Sure enough, as the story unfolds, Lola Johnson devolves into a series of incoherent stereotypes. She is not our sharp observer, just one of the ensemble. She isn’t a rebel, she’s Mama’s little girl tearing up when someone else dies backstage and she’s told the show must go on. There will be no critique of the Prairie Home Companion, or Keillor, or Meryl Streep’s pink shawls. There is, instead, another cliché rearing its head: the cliché of the Interchangeable Starlet, who serves no earthly purpose in a film besides eye candy.

Reader, this is the part when I became the teenage suicide girl: contorting in my seat, drawing up my knees, playing with my hair, tilting my head, and sighing loudly, squashing my cheeks. I was bored out of my skull.

Lola’s climactic moment comes when she is indeed given the spotlight at the end of the show, loses her original music, and ends up singing a version of “Frankie and Johnny,” which she apparently ad-libs a bit (a feat of improvisatory poetics?). Moreover, she sheds the olive-drab jacket and dons Streep’s powder-pink shawl! From sullen outsider to happy ensemble member, from threatening pseudo-intellectual to performer/true daughter—her narrative is all about absorption and assimilation. The suicidal poet trope was as much decoration as young Lindsay herself.

There’s a coda. Years after the show is shut down, Keillor, Streep, and company meet in a diner to discuss a revival and tour of “A Prairie Home Companion.” Suddenly Lola breezes in, modeling a black cell phone and curve-hugging power suit softened by a touch of puffed sleeves, what clothing catalogs call the “Poet’s Blouse.” A new style oxymoron has emerged, one appropriate to a former suicide babe turned financial advisor. “Have you even heard of mutual funds?” she snaps at her mother. Guess who turns out to be the authentic artist? Mom, with her lack of investment strategies. And the author of “Soliloquy for Blue Guitar” now manages portfolios.

Why does this feel like some sort of joke at the expense of poets, from beginning to end?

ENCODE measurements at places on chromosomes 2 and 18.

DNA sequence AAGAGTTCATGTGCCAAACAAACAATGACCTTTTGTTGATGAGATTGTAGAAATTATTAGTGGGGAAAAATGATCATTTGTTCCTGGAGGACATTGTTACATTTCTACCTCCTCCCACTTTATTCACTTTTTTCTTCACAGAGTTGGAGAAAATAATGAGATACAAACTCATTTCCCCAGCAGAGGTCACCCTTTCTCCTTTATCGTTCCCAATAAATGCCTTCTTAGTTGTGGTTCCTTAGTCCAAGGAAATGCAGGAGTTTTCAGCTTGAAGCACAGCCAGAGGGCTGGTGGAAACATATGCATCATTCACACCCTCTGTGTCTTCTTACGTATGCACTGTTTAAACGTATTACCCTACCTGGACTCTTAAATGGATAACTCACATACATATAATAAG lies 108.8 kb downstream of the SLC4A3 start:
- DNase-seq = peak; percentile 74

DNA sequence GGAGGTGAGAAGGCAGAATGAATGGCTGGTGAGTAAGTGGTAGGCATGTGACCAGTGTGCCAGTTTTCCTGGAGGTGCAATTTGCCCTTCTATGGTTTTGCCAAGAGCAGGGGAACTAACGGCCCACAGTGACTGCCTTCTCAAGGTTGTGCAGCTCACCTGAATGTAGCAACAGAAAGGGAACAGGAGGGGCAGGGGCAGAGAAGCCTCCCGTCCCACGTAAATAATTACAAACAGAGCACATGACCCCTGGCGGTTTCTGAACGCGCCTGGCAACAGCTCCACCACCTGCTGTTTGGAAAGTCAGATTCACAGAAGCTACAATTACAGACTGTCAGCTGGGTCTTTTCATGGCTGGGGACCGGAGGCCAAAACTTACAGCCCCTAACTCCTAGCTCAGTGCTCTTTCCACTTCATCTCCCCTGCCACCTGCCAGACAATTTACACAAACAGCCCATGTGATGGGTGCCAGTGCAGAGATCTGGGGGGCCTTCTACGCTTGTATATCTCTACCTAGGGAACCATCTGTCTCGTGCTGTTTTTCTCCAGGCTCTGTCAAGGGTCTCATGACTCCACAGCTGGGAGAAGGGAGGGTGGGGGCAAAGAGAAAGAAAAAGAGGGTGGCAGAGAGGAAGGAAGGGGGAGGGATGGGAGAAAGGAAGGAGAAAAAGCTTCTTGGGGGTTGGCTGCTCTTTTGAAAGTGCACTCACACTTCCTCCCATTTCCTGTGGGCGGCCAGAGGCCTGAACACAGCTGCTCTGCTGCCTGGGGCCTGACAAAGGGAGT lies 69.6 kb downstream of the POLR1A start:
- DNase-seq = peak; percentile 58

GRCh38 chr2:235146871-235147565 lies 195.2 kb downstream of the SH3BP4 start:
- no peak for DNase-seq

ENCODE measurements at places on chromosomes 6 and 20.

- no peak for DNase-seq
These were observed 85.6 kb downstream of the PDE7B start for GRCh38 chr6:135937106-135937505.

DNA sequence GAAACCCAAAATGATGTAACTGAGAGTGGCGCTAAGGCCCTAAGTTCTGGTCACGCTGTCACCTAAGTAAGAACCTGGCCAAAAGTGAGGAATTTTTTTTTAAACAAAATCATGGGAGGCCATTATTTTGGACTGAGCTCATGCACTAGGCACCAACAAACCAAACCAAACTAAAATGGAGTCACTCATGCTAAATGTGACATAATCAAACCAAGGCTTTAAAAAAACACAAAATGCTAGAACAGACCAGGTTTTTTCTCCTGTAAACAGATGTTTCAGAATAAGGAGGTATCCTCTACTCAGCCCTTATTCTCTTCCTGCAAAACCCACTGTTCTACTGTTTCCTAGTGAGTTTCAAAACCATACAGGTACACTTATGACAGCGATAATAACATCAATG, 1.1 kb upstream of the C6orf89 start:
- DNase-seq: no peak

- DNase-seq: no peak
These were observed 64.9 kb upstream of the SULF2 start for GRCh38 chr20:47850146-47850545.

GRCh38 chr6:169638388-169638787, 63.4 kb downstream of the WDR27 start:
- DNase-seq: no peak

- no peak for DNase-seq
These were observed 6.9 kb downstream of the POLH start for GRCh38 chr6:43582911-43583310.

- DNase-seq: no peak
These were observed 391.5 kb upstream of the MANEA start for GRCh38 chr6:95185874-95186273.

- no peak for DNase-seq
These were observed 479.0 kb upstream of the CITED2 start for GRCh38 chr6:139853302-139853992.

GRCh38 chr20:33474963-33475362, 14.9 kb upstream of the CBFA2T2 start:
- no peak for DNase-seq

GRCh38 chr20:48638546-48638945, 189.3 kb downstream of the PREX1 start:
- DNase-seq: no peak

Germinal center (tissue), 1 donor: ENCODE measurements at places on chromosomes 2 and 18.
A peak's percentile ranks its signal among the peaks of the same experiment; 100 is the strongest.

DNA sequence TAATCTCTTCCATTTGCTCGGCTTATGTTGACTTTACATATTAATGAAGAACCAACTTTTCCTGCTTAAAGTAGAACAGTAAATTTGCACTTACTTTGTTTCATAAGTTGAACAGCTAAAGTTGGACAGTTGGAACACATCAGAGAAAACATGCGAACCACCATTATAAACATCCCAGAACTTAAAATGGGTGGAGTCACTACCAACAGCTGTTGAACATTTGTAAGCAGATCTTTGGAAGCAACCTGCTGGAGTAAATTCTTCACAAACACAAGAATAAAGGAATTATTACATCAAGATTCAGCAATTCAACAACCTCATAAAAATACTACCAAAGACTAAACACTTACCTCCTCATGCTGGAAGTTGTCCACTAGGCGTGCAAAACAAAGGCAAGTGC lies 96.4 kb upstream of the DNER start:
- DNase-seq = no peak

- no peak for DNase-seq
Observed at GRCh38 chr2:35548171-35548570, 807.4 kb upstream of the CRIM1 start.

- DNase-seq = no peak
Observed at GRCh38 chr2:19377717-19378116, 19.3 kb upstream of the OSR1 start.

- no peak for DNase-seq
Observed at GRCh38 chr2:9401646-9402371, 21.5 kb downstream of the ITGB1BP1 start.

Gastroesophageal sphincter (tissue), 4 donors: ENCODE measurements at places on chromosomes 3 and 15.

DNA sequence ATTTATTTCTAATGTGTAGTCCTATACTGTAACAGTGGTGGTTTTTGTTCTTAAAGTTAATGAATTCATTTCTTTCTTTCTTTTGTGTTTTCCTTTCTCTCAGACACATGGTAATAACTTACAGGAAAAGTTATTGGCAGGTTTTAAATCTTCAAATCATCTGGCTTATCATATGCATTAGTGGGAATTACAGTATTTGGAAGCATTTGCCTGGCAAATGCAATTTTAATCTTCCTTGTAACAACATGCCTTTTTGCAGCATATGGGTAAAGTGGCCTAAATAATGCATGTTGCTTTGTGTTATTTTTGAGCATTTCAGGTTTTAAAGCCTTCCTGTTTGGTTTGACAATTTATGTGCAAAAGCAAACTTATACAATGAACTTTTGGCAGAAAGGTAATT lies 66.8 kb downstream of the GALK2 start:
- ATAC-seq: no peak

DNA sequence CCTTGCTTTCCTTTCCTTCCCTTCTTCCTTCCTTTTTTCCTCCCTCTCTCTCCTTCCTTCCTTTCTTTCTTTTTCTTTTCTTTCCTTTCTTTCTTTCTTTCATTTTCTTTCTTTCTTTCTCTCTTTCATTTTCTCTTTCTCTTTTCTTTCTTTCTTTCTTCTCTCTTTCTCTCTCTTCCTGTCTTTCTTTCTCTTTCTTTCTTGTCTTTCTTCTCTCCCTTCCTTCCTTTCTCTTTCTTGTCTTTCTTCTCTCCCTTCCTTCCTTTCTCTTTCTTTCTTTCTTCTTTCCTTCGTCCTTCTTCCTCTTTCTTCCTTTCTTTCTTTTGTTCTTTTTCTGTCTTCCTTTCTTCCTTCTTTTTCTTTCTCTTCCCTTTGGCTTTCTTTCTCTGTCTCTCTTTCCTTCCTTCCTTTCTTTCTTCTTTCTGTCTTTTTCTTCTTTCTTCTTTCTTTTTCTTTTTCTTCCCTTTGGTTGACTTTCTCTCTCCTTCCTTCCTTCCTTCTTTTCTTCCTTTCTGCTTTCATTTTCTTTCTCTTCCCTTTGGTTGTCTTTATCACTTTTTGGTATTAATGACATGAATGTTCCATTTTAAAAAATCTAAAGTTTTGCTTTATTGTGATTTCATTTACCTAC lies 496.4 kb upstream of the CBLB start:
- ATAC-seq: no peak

Or am I reading too much into another meaningless non sequitur of a role for interchangeable starlets?

Either way, Former Teenage Poet says: Gag me.

Originally Published: June 26, 2006

COMMENTS (3)

On December 19, 2008 at 8:05am Cy Lester wrote:
- Just read your review of A Blue Hand in LRB and went out and bought the book.

- I've always wanted more of the Beats. To know if they are still with us when others write about them. In this case - Deborah Baker finds the way.

- This book is good news. Nobody can take a course in THE BEATS.

Neither can they be a phony after Kerouac/Ginsberg/Burroughs/Corso. The Beats removed that threat. They found the context is the depth.

On April 24, 2009 at 6:43pm Henry Gould wrote:
Sounds like Lola got a grant from the Chicago Drug Queen Foundation, as well as an MFA scholarship! Go, Lo!

On May 4, 2009 at 10:05pm Brenda Skinner wrote:
She may not be a poet, but she's a young woman with guts and tenacity. See Anne Hathaway in 'Rachel Getting Married'. Here's a believable character, other than, as you have keenly pointed out, the bland portrayal of Lola by Ms. Lohan. Imagine Anne's character in the role of Lola...then again, perhaps the tone was meant to be watered down for the 'Prairie Home Companion' audience.

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 Ange  Mlinko

Biography

Ange Mlinko was born in Philadelphia and earned her BA from St. John's College and MFA from Brown University. She is the author of four books of poetry: Marvelous Things Overheard (2013), which was selected by both the New Yorker and the Boston Globe as a best book of 2013; Shoulder Season (2010), a finalist for the William Carlos Williams Award; Starred Wire (2005), which was a National Poetry Series winner in 2004 and a . . .

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Originally appeared in Poetry magazine.